|Birth name||Edward Heyman|
|Born||March 14, 1907|
|Origin||New York City, U.S.|
|Died||October 16, 1981 (aged 74)|
Edward Heyman (March 14, 1907 – October 16, 1981) was an American lyricist and producer, best known for his lyrics to "Body and Soul," "When I Fall in Love," and "For Sentimental Reasons." He also contributed to a number of songs for films.
Heyman studied at the University of Michigan where he had an early start on his career writing college musicals. After graduating from college Heyman moved back to New York City where he started working with a number of experienced musicians like Victor Young ("When I Fall in Love"), Dana Suesse, ("You Oughta Be in Pictures") and Johnny Green ("Body and Soul," "Out of Nowhere," "I Cover the Waterfront," and "Easy Come, Easy Go").
From 1935 to 1952, Heyman contributed songs to film scores including Sweet Surrender, That Girl From Paris, Curly Top, Kissing Bandit, Delightfully Dangerous and Northwest Outpost.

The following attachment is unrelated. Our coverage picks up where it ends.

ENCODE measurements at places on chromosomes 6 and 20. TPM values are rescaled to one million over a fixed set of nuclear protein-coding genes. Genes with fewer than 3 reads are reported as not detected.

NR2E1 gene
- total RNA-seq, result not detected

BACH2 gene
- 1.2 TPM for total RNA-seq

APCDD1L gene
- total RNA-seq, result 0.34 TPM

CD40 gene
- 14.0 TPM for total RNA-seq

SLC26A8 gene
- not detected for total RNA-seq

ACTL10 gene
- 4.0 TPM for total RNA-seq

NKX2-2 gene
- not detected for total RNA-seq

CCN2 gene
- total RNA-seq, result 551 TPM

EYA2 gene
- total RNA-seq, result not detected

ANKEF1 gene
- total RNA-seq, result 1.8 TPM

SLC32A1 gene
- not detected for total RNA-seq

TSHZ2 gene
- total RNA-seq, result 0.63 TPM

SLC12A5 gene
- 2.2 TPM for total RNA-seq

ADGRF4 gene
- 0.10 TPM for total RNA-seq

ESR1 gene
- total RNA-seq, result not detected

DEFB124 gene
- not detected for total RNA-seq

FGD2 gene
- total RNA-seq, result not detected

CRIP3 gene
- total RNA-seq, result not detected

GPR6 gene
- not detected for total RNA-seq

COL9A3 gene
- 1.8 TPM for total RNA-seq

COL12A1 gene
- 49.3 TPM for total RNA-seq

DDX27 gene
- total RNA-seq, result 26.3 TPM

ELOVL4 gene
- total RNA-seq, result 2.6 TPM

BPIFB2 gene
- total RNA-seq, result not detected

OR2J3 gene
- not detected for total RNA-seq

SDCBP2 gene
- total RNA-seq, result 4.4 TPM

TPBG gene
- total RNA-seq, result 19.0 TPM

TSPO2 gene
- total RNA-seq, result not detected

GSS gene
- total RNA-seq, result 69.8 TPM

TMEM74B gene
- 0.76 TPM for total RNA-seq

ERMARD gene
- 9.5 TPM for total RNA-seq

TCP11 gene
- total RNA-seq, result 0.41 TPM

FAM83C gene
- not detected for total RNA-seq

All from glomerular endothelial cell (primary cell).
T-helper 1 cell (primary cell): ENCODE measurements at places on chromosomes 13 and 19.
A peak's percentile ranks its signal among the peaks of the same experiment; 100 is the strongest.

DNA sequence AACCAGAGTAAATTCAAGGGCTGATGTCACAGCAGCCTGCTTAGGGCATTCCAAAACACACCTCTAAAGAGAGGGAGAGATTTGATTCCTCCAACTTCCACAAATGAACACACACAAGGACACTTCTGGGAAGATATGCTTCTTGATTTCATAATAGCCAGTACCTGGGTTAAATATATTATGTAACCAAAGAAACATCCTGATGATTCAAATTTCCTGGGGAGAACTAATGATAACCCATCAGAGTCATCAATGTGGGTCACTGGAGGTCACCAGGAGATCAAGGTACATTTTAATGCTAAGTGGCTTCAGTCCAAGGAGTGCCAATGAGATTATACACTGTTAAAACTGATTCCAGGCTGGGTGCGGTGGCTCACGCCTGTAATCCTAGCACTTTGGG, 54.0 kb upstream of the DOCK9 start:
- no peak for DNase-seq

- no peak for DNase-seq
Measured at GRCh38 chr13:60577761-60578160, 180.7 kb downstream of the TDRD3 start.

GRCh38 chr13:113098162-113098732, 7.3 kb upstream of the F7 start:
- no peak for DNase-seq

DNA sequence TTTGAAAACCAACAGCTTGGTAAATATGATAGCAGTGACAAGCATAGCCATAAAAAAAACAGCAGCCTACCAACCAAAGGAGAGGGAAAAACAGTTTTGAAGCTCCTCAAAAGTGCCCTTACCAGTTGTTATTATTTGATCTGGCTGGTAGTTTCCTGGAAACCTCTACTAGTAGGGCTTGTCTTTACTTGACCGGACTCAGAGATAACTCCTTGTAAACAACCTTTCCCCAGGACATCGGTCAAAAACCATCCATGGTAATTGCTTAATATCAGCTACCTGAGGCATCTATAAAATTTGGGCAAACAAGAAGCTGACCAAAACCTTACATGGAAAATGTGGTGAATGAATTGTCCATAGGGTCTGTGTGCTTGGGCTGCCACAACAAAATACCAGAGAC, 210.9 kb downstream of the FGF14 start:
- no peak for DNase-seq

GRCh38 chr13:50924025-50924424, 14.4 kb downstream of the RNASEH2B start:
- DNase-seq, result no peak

Arguably Heyman's biggest hit is his lyric to "Body and Soul," written in 1930, which was often recorded (notably in 1939 by Coleman Hawkins and by many others), which frequently crops up in films, most recently in 2002's Catch Me If You Can. Heyman also wrote "Through the Years," "For Sentimental Reasons," "Blame It on My Youth" (with Oscar Levant), "Love Letters," "Blue Star" (theme of the television series Medic), "The Wonder of You," "Boo-Hoo," "Bluebird of Happiness," "They Say," and "You're Mine, You!"
Heyman was an ASCAP writer inducted into the Songwriters Hall of Fame in 1975.